Maybe I’m reading into things a bit.  Maybe she was just a bit confused by the pen injector.  Lots of people have a regular syringe still, maybe she’d never seen this style.

But still.

At the very least, I can say I’ve had a small peek into the day-to-day trudge of the diabetic lifestyle.  The endless finger pokes, the frustrating guess-work of eating out…

And now I know.  When it comes to diagnoses like this, it’s certainly better to give than to receive.

 – Atalanta



Filed under Medicine, Personal & Blogs

9 responses to “Atalanta: The diabetic medical student

  1. Matt Evans

    Loved the post, i’m a type 1 diabetic and medical student rocking both my profession and my illness in Phoenix AZ (though I prefer being called a diabadass, not a diabetic, by my friends). I also loved the post about Facebook censorship for medical students. You rock.

  2. PJ

    Hi! I really admire that you tried to walk a week in my shoes as a T1. That’s so totally awesome!! And, yes, the general public can get very annoying when I test/inject in public. The only thing I would say, is if there were some way that you could feel the lows or highs and all of a sudden have them for no reason, that would make it more realistic. One lesson I learned early-make sure to take the wrapping off of all of my “fast sugar” treatments, b/c if I’m low, I won’t have the dexterity or presence of mind to be able to do it. Tubes of cake icing are wonderful for lows, by the by. Easy to open and pure sugar. We T1s now do carb ratios for Novolog and I have to take it with every bit of food I eat except my HS snack. There are days that I eat the exact same thing, inject the same amount, do the same thing, and end up with a BS of 40 or 190. A lot of us also split our Lantus/Levemir dose b/c it works better and it doesn’t last 24 hours in most people like it says. I’ve been as low as 18 and completely conscious and retested b/c I thought my meter was wrong and tested on a different meter and got 21. So, yeah. Drank some juice. Also, exercise is so freakin’ scary. I walk and I have to eat before I walk or i bottom out. Heavy activity like snow shoveling will affect my sugars for 24 hours or more, dropping them considerably. I have hypoglycemic unawareness (obviously since I can be at 18 and not know!) so I wear a continuous glucose monitor now. It checks every 5 minutes and alerts me to highs, lows, how fast I’m going up or down, etc. The worst experience is “waking up in a swimming pool”. That’s when you’ve been so low, so long all night, that your sheets, pajamas, comforter, everything is soaked with sweat. You feel like you got hit with a mack truck and are so tired. Then, our good friend, Mr.Liver, starts kicking out butt loads of glycogen and you end up having to use a crap load more novolog to stay in range. We can’t take prednisone. We can’t take birth control pills. Both jack your sugars up and make you really insulin resistant. I’d love to know your thoughts and how did it go the rest of the week? Oh, and most of us T1s test 4-6 times per day. The T2s do BID or twice a week BID. I personally test at least 5 times per day. Last A1C: 5.6%!! I OWN DIABETES. IT DOES NOT OWN ME!!! 🙂 Paula Dewey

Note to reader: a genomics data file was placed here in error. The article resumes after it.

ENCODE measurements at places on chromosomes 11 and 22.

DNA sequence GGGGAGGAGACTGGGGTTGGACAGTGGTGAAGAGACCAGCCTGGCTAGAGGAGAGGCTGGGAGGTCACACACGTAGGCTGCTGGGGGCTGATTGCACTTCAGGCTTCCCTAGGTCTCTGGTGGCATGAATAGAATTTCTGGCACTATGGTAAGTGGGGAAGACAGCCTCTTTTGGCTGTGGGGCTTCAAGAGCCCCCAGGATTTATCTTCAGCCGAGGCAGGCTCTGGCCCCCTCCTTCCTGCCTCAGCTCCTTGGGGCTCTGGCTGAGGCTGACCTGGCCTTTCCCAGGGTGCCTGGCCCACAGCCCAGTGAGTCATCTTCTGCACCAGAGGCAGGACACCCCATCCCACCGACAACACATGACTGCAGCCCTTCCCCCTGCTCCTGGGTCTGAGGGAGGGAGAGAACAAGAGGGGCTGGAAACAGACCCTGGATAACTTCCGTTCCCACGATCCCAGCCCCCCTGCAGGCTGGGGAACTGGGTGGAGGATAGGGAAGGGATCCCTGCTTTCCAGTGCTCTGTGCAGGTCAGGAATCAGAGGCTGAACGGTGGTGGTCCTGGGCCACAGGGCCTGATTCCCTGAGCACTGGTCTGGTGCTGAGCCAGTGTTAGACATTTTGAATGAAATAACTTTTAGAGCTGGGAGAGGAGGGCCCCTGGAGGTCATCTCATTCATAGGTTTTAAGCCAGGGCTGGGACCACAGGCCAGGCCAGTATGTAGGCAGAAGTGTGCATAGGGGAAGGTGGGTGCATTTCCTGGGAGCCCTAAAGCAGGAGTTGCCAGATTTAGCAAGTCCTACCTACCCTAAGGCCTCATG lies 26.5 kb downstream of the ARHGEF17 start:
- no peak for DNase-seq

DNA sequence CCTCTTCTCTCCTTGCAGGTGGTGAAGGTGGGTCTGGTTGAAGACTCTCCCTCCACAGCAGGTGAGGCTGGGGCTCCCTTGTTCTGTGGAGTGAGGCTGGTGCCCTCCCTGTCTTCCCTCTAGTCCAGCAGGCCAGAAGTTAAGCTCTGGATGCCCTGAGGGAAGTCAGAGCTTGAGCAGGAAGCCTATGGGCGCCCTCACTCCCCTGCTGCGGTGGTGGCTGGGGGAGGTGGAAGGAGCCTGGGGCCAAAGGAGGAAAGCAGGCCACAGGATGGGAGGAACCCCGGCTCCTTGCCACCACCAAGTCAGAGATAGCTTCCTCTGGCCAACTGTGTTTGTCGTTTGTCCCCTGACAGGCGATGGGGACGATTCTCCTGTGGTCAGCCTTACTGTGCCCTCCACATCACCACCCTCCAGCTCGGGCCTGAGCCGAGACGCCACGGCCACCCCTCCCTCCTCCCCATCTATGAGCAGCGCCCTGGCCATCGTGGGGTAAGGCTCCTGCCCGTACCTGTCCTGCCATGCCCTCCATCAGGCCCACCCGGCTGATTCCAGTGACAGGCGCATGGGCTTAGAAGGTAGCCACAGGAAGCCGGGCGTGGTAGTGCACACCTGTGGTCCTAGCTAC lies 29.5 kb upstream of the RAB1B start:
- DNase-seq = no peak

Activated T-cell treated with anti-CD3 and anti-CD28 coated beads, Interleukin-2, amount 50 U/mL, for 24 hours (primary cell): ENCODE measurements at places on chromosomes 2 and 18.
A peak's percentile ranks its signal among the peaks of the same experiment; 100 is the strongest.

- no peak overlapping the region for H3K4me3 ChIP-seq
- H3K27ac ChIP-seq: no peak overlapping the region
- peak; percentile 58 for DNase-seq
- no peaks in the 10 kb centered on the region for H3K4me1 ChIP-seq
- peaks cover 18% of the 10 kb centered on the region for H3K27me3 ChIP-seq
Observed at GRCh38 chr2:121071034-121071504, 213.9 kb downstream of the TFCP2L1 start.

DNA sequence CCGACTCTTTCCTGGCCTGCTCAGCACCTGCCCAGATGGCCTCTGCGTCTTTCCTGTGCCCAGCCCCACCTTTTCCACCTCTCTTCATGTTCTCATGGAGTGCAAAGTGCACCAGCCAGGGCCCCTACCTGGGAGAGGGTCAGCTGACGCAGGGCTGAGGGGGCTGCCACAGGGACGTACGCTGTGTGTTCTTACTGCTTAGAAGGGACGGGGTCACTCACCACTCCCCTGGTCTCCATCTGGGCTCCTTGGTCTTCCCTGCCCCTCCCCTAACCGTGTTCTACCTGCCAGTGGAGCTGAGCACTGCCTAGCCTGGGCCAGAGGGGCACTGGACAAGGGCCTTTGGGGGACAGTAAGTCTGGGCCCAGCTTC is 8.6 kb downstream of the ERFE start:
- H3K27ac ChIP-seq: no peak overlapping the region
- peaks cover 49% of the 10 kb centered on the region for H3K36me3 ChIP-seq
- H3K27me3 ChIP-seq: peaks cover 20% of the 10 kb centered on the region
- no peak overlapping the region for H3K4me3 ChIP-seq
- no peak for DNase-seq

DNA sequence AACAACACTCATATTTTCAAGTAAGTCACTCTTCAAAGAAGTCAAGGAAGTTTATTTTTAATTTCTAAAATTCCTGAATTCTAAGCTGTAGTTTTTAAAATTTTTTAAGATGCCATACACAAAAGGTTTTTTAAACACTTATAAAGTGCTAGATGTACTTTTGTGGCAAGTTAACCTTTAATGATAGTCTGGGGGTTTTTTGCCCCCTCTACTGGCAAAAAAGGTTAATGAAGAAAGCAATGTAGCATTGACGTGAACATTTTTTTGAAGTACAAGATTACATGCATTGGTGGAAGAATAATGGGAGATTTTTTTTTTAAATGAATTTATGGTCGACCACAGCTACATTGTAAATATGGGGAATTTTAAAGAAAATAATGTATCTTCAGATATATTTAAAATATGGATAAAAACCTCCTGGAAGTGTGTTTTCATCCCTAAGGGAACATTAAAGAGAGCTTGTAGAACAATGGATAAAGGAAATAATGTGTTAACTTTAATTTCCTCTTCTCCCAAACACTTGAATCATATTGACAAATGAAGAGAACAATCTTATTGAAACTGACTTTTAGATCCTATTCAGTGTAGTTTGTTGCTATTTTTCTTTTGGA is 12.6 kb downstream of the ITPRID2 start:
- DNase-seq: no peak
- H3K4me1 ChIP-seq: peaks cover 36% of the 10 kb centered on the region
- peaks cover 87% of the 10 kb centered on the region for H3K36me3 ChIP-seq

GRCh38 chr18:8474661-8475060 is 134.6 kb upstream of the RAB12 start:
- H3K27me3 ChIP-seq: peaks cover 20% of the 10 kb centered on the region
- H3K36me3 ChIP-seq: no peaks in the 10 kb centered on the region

• Woot, nice A1C, missy! And yeah, we only tested glucose twice a day since that’s all the lancets they could spare for free. (Cheap and nasty as they were…) All I can say is I would be first in line for a pump. It sucks pricking finger after finger, even if you do it on the sides like they teach you. Maybe I just have sensitive little fingers, hah.

      • PJ